Several people have come to me with questions about the new voting system, and I wanted to clarify some things and give some context around what occurred and what it means for all school board elections starting this November.

Last year, the Mexican American Legal Defense and Education Fund (MALDEF) issued a formal demand to the NHUSD board, alleging that “at large elections” (the way we had always done it) violated the California Voting Rights Act. “At large elections” allow anyone in Union City and the NHUSD area of South Hayward to vote for any of the school board candidates on the ballot. The intent of the act is to ensure that the public is able to vote for candidates that represent the demographics of a community. The intent of MALDEF’s demand specifically was to ensure that the school board adequately represented our Latino community.

The district engaged with a third party demographer, who analyzed voter data, conducted workshops, and interviewed stakeholders. They then drafted several maps of voting districts— all of which complied with the California Voting Rights Act. After additional workshops and public meetings, the board approved this map.

So, what does this mean for you? Well, that all depends on where you live! Here are my (unapologetically biased) opinions.

In the yellow area (Area 1), you can vote for me! You can also plant a sign in your yard to show your support— I’d really appreciate that 🙂

In the green area (Area 2), you can vote for Michelle “Shorty” Parnala. As I’ve mentioned in the other posts, she is an experienced board member, who has had 8 years of NHUSD board tenure and has deep connections within our community. As important, her Latina heritage represents the demographic of her district. A vote for any other candidate in this area seems to miss the point of entire process that we just completed, as it does not deliver on the spirit of the California Voting Rights Act.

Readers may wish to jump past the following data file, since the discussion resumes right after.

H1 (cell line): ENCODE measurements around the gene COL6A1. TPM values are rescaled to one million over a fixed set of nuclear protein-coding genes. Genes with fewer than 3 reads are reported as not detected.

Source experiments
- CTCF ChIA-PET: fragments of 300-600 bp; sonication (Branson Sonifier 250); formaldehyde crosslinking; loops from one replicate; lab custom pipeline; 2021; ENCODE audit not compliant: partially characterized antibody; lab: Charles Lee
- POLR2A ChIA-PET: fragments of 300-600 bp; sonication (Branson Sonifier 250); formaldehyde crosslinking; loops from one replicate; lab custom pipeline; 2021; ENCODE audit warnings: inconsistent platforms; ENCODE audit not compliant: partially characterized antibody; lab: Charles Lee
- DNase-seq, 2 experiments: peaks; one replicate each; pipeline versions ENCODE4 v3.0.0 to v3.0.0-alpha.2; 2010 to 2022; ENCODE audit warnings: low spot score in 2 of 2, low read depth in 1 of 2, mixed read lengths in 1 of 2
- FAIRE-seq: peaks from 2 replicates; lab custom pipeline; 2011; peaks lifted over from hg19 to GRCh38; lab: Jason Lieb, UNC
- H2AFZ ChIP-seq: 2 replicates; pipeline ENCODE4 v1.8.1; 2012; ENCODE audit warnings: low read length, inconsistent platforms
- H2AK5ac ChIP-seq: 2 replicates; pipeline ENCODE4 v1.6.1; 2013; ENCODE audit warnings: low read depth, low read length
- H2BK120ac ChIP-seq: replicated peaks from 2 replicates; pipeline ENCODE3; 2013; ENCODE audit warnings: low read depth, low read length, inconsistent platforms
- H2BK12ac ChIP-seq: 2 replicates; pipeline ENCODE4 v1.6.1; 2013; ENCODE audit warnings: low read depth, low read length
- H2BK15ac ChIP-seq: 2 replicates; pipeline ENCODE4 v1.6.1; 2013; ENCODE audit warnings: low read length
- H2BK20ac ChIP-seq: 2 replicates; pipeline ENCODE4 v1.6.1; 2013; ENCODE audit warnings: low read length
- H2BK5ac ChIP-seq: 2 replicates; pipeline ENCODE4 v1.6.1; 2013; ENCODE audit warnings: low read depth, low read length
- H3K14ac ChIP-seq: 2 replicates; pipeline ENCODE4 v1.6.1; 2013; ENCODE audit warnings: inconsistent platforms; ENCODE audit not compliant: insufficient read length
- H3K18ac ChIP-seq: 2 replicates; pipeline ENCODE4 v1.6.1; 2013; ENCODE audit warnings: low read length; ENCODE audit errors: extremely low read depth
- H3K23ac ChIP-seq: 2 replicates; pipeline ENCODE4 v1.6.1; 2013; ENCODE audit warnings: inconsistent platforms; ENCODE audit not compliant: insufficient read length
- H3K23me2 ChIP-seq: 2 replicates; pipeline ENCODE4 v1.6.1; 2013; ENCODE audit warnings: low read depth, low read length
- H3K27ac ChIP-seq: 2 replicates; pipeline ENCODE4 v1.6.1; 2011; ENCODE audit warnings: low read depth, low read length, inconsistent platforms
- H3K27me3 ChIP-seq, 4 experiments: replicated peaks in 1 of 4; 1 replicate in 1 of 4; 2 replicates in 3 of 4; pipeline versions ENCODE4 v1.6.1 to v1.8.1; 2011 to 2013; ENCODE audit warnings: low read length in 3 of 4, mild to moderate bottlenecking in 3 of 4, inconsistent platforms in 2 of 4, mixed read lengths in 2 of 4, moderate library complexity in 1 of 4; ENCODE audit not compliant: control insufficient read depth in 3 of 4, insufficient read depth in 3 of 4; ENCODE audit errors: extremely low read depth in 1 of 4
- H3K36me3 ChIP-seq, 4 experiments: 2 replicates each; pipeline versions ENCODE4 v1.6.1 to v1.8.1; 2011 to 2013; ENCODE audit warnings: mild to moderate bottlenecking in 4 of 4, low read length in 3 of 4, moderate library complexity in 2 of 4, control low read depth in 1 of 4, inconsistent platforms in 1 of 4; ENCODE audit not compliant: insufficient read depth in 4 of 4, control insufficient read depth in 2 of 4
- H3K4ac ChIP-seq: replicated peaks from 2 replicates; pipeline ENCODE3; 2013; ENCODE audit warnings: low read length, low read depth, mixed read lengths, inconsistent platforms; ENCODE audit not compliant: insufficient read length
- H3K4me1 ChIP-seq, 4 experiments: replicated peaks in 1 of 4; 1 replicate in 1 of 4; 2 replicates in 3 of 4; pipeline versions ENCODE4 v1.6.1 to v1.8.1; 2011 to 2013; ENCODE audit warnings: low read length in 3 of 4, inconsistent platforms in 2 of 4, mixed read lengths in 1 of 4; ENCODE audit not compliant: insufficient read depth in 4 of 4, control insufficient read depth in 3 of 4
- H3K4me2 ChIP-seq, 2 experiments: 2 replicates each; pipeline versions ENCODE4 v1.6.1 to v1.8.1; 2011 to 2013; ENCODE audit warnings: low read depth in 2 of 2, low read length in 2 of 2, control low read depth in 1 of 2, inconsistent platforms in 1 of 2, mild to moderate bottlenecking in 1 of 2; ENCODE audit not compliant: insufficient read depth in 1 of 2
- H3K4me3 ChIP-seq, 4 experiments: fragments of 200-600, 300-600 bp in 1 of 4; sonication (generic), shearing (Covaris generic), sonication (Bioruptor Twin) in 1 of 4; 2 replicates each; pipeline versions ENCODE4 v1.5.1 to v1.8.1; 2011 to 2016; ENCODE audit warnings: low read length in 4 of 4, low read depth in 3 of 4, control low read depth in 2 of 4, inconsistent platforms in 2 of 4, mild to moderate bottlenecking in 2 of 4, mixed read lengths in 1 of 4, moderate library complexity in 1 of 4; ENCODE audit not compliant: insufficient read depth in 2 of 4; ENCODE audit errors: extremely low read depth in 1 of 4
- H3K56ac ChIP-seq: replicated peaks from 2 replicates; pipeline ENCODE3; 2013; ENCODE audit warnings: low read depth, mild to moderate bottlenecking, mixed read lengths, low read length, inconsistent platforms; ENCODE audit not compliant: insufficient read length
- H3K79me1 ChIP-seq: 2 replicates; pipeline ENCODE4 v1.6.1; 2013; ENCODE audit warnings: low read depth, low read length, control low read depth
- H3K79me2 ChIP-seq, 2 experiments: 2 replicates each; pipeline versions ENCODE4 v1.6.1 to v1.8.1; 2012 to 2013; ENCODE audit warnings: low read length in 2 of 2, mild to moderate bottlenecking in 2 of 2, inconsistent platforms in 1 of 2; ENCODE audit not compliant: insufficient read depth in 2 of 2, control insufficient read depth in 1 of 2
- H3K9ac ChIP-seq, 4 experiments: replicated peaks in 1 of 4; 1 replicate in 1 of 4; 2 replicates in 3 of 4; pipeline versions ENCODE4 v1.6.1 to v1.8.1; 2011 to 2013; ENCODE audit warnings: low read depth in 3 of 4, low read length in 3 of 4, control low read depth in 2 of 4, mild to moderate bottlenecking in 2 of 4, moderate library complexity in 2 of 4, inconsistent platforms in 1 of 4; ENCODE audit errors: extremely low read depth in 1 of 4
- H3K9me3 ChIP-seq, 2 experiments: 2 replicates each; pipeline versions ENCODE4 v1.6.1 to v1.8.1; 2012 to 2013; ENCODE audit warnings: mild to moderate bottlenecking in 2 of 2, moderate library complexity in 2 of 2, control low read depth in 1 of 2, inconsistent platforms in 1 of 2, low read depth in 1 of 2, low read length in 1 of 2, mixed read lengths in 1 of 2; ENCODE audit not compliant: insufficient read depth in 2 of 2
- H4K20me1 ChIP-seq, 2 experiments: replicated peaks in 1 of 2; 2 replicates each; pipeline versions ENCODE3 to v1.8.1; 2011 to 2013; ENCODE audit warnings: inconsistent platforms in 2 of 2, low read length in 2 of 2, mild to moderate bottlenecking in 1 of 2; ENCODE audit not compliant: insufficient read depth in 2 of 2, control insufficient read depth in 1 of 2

In the red area (Area 3), you can vote for Sharan Kaur. Since serving on the board with Sharan, her courage in asking the tough questions, her keen eye for detail, and her ability to stand her ground when the going gets tough have been invaluable.  . She is experienced and a great partner.

The theme across all of my recommendations is experience. In the times we are facing, there has never been a greater need to have stable and seasoned board leadership. It takes time to settle into a . Our students can’t move forward if our board is going backward.

Regardless of where you live, here are some things you can do.

  • Donate to my campaign. Getting the message out through mailers, yard signs, and  advertising is expensive.
  • Tell a friend. If you know someone who lives in Area 1, please encourage them to vote for me.
  • Like, share and comment my social media posts. This will help boost my posts so that more people can see them.
  • Actually vote. Local elections affect you directly! Start from the bottom of the ballot and work your way up.
  • Attend a Candidate Forum or a School Board meeting. It’s really important that you see the candidates in action. For a really qualified candidate, the best campaign material is watching them in action. There is one coming up by the League of Women Voters on September 28, 2020.

Our children and families deserve leadership that will move us forward. Together, we’ve got this!